Nikon rangefinder (Daydream) to take on the Leica M?

FlyingOkoFlyingOko Posts: 15Member
edited March 2013 in General Discussions
Greetings - new to this forum but a long-time Nikon user (FM2N since 1988, D80 since 2007, and a new D3200 late last year). I've also been a Leica owner since 1982 and have three Leica Ms (M2, M3, M6).

I love the way the rangefinders handle - but they're not digital. I can't justify the ridiculous money Leica want for a digital M.

The Fuji X100 is nice - but not robust enough for my needs (my camera's with me all the time).

How about a digital Nikon rangefinder? I've mocked up an S3D (here...http://jeziorki.blogspot.com/2013/03/d3200-shoots-x100.html ... scroll towards the bottom of the post for pics of how a digital S3 could look)

Any chance of Nikon doing this, challenging Leica with an S-mount rangefinder (interchangeable lenses, FX sensor)? I'm sure Nikon could give Leica a run for its money, especially if the S3D body were to be sold at $3,000 rather than the Leica M-E's $5,400...

The success of the X100/X100S/X-Pro1 suggests a sizeable demand among high-end prosumers. The Nikon 1 series is not there.

What do you reckon?
Post edited by Msmoto on
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Comments

  • mikepmikep Posts: 280Member
    i think that the popularity of the digital leica, despite its silly price, shows there is a market there to be had for full frame small body cameras. few people enjoy the size and weight of an slr.

    the problem i have with the digital leicas is their shelf life doesnt equal the price. what i mean is, with the appropriate care, a film leica may last for 20 years or more, justifying its price. leica lenses are also expensive but they too will last a long time. i think that they build the m9 etc to unnecessarily high standards, and incur a price that is just too much for a camera that is going to be out of date in 5 years tops. no digital camera body needs to be built to last longer than the technology that is inside it.

    ask yourself this: is there a digital camera that was released more than 5 years ago today, a camera released 2007 or before that you still desire now in 2013? i know i certainly dont wish for any.

    i think much of the leicas popularity has been that they have been the only option for the last few years, but that will change soon. we have seen sony have a go at it, and the popularity of micro 4/3 points to that size of camera being a big thing for the future. it might not be a rangefinder style focus, but there will doubtlessly be small body full frame offerings from canon and nikon and others sooner or later.

  • kenadamskenadams Posts: 222Member

    ask yourself this: is there a digital camera that was released more than 5 years ago today, a camera released 2007 or before that you still desire now in 2013?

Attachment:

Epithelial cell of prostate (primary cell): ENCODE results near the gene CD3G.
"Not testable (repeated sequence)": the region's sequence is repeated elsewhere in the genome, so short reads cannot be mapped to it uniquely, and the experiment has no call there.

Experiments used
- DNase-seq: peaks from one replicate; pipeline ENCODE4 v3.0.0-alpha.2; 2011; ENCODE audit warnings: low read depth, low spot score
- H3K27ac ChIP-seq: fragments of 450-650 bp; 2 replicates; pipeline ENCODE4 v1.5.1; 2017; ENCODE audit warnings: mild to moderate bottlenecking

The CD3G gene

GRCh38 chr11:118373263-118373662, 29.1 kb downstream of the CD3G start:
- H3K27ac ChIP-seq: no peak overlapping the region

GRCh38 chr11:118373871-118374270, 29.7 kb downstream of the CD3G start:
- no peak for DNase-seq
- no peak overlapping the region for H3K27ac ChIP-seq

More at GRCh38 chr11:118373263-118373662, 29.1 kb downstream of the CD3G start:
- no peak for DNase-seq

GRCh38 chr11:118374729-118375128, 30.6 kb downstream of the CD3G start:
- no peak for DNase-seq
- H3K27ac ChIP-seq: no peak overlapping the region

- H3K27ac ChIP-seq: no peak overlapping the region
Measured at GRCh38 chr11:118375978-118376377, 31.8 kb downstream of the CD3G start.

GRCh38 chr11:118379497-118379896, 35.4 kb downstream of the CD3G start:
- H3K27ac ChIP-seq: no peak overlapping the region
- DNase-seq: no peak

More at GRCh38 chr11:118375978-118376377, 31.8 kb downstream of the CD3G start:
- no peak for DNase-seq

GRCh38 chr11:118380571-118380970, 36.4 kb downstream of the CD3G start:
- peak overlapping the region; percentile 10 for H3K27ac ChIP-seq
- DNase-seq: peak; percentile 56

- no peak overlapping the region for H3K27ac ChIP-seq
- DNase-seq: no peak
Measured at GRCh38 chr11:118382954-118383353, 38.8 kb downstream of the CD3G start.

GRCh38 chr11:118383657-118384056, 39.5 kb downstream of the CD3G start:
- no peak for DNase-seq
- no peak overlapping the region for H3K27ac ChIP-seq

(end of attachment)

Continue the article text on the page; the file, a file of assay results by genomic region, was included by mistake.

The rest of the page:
D700?

    The concept of being outdated differs for digital cameras from what we're used to in the world of computers. My 2008 MacBook is a bit slow today handling lots of HD videos or Lightroom 4. You'll never have to run newer software on your camera though. So the camera itself doesn't get any worse unless you damage it, neither will it get too old to handle the latest content since that stays the same as well. All that changes is your own perception of its capabilities when comparing it to newer devices. But on the other hand, so do classic film cameras in a way, once you compare them to digitals.

    Sort of a paradoxon here...
  • mikepmikep Posts: 280Member
    d700 is unusually awesome. and i do still want it yes. not being too strict about a 5 years deadline, the point being that a digital cameras days are numbered unlike a film camera.

    i also think the d700 is still desirable due to some unusual circumstances. it could even be argued that the d700 hasnt actually been directly replaced yet (?)

    if leica or anyone else never released an m10, the m9 will be desirable forever, but we know that wont happen. a leica m3 will be desirable long after the m9 imo
  • haroldpharoldp Posts: 984Member
    I also am a Nikon and Leica User for a long time, including M8 and M9 (and M2, M6) (and D800e, D3x, D700).

    The challenge to Leica RF from a size / utility POV will not be from another mechanically coupled RF, but from Mirrorless when EVF and Auto-focus and Focus assist become good enough. The feel of a coupled RF will never be replaced.

    The cost of the mechanics of lens mount and camera for RF is extremely high, and tolerances are not forgiving. This creates cost.

    Lenses are another story, and the Leica line up is amazing.

    Regards ... H
    D810, D3x, 14-24/2.8, 50/1.4D, 24-70/2.8, 24-120/4 VR, 70-200/2.8 VR1, 80-400 G, 200-400/4 VR1, 400/2.8 ED VR G, 105/2 DC, 17-55/2.8.
    Nikon N90s, F100, F, lots of Leica M digital and film stuff.